This is why there are so many levels of water resistance. Its about weighing up the pros and cons for your particular set of requirements. If you are a ski instructor and you have to stay on the slopes for 8 hours every day, every week for months, whatever the weather. Then you need the highest spec fabric, taped seams which costs a lot of money. Most holiday skiers do not need that level of protection and therefore do not need to spend £300+ on a jacket of such high quality. If the weather is terrible you take refuge. You have to decide what works for you. You pay your money and make your choice. My wife is a fair weather skier, doesnt like to ski much in the snow or rain, so for her clothing based on a 5,000mm fabric will be more than adequate for her. My 28 year old son will ski all day, every day and in all weathers. he can use the same lower spec gear but if the weather turned wet, he will run into trouble. He can take that risk and get away with it, as most Alpine days are dry, but if it turned bad for days, he is screwed. Choose the correct level of gear to satisfy your requirements.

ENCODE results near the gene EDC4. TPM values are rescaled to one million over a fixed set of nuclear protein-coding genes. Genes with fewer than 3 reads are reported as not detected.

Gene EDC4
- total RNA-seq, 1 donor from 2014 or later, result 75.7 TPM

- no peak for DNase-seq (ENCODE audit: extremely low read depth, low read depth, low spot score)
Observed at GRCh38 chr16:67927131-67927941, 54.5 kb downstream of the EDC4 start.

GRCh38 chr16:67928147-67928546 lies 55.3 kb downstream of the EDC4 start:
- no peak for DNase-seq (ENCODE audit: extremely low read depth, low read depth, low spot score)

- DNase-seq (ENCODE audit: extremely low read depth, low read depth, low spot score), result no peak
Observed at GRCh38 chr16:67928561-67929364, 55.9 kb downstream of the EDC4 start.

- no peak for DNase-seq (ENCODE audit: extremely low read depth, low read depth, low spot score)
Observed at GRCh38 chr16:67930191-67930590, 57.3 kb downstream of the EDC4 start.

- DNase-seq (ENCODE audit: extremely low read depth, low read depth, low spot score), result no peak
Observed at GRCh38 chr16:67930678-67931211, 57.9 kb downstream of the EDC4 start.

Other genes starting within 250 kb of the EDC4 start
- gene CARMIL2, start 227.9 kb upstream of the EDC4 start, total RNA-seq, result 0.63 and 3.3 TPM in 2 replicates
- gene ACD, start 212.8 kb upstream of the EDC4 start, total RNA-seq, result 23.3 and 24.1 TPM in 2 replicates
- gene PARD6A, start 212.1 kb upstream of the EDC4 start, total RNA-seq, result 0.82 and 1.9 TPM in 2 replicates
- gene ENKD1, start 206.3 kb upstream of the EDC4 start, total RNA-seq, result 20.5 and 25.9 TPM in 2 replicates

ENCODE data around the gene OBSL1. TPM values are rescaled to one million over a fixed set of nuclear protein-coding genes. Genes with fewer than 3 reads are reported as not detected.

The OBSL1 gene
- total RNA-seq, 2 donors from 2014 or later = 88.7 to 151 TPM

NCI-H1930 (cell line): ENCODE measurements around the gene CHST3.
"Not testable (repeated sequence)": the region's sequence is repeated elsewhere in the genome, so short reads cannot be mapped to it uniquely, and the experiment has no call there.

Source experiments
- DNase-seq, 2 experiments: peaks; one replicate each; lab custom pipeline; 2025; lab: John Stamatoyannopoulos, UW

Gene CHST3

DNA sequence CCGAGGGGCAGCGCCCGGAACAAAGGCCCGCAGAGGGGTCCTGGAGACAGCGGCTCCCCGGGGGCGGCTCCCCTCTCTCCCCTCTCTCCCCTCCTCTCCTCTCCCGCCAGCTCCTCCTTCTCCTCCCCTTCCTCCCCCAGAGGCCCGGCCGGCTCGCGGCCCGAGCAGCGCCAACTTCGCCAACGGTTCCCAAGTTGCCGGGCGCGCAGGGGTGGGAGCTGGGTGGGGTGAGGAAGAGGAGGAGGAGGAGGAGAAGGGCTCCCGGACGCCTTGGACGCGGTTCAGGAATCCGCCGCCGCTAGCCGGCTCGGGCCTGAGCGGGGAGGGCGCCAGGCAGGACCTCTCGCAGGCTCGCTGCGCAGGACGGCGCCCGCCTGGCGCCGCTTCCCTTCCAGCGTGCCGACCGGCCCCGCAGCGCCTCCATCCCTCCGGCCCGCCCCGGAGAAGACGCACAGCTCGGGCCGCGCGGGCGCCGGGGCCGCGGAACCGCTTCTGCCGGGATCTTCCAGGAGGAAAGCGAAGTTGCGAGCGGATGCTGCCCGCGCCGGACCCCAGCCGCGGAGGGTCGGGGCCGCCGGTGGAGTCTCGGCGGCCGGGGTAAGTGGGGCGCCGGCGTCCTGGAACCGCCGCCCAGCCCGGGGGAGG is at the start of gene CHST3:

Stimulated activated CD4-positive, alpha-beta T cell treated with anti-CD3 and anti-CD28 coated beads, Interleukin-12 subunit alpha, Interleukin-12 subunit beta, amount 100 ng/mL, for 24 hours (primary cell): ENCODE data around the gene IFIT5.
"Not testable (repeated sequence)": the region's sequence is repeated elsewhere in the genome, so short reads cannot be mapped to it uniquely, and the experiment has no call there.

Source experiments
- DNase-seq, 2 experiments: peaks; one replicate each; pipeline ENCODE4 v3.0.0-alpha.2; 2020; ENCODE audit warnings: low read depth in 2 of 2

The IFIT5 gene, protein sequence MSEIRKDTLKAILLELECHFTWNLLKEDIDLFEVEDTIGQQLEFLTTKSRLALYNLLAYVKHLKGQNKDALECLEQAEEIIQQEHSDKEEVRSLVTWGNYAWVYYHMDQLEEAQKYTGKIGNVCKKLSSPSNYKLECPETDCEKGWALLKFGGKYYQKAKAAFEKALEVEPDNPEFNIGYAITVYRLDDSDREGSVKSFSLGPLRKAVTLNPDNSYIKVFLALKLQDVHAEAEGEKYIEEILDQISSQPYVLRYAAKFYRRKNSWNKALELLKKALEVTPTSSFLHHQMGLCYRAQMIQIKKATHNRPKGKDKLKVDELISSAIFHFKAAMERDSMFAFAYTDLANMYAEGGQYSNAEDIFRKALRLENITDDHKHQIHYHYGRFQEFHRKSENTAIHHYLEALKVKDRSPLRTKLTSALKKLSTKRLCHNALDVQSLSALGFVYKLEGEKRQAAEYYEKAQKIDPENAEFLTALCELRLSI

So if you are using a garment (jacket or trousers) that has a low water resistant threshold in adverse wet conditions, it will leak sooner rather than later and that's a fact

I hope this helps explain water resistance and water-proofing in skiwear.